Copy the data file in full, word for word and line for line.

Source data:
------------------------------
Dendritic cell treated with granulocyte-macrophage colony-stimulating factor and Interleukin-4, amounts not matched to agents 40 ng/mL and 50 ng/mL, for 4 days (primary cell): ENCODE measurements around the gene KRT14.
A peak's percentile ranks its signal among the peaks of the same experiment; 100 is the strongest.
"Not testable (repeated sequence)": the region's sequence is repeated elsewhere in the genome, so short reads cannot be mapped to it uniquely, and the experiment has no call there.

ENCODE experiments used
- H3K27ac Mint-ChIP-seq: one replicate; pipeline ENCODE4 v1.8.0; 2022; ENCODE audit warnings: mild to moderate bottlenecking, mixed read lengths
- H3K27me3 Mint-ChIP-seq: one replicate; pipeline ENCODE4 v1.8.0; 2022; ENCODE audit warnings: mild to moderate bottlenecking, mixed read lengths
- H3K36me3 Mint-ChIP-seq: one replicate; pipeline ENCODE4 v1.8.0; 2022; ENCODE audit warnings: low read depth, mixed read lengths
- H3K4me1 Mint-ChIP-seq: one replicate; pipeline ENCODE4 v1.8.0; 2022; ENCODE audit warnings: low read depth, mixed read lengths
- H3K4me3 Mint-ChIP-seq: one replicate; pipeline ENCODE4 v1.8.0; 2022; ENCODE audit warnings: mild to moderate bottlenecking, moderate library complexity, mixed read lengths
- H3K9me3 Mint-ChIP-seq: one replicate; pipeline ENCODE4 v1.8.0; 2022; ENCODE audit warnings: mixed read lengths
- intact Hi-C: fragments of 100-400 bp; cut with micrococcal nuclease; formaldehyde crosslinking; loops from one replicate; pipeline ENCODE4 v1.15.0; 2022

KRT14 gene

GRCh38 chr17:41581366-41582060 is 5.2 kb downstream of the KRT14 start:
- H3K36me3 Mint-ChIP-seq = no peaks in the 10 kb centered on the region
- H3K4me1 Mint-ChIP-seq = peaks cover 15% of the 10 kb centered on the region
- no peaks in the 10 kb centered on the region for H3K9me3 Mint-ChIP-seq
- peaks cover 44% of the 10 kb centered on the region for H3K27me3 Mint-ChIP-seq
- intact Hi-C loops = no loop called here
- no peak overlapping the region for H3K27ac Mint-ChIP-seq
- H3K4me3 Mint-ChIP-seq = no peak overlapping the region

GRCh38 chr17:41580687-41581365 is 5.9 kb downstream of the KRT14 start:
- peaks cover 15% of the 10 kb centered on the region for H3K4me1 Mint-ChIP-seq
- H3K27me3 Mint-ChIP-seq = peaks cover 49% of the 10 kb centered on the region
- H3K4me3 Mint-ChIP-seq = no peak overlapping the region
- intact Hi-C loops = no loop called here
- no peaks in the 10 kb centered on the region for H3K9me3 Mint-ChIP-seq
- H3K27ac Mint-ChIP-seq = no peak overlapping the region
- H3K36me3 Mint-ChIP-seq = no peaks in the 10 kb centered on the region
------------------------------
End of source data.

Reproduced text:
Dendritic cell treated with granulocyte-macrophage colony-stimulating factor and Interleukin-4, amounts not matched to agents 40 ng/mL and 50 ng/mL, for 4 days (primary cell): ENCODE measurements around the gene KRT14.
A peak's percentile ranks its signal among the peaks of the same experiment; 100 is the strongest.
"Not testable (repeated sequence)": the region's sequence is repeated elsewhere in the genome, so short reads cannot be mapped to it uniquely, and the experiment has no call there.

ENCODE experiments used
- H3K27ac Mint-ChIP-seq: one replicate; pipeline ENCODE4 v1.8.0; 2022; ENCODE audit warnings: mild to moderate bottlenecking, mixed read lengths
- H3K27me3 Mint-ChIP-seq: one replicate; pipeline ENCODE4 v1.8.0; 2022; ENCODE audit warnings: mild to moderate bottlenecking, mixed read lengths
- H3K36me3 Mint-ChIP-seq: one replicate; pipeline ENCODE4 v1.8.0; 2022; ENCODE audit warnings: low read depth, mixed read lengths
- H3K4me1 Mint-ChIP-seq: one replicate; pipeline ENCODE4 v1.8.0; 2022; ENCODE audit warnings: low read depth, mixed read lengths
- H3K4me3 Mint-ChIP-seq: one replicate; pipeline ENCODE4 v1.8.0; 2022; ENCODE audit warnings: mild to moderate bottlenecking, moderate library complexity, mixed read lengths
- H3K9me3 Mint-ChIP-seq: one replicate; pipeline ENCODE4 v1.8.0; 2022; ENCODE audit warnings: mixed read lengths
- intact Hi-C: fragments of 100-400 bp; cut with micrococcal nuclease; formaldehyde crosslinking; loops from one replicate; pipeline ENCODE4 v1.15.0; 2022

KRT14 gene

GRCh38 chr17:41581366-41582060 is 5.2 kb downstream of the KRT14 start:
- H3K36me3 Mint-ChIP-seq = no peaks in the 10 kb centered on the region
- H3K4me1 Mint-ChIP-seq = peaks cover 15% of the 10 kb centered on the region
- no peaks in the 10 kb centered on the region for H3K9me3 Mint-ChIP-seq
- peaks cover 44% of the 10 kb centered on the region for H3K27me3 Mint-ChIP-seq
- intact Hi-C loops = no loop called here
- no peak overlapping the region for H3K27ac Mint-ChIP-seq
- H3K4me3 Mint-ChIP-seq = no peak overlapping the region

GRCh38 chr17:41580687-41581365 is 5.9 kb downstream of the KRT14 start:
- peaks cover 15% of the 10 kb centered on the region for H3K4me1 Mint-ChIP-seq
- H3K27me3 Mint-ChIP-seq = peaks cover 49% of the 10 kb centered on the region
- H3K4me3 Mint-ChIP-seq = no peak overlapping the region
- intact Hi-C loops = no loop called here
- no peaks in the 10 kb centered on the region for H3K9me3 Mint-ChIP-seq
- H3K27ac Mint-ChIP-seq = no peak overlapping the region
- H3K36me3 Mint-ChIP-seq = no peaks in the 10 kb centered on the region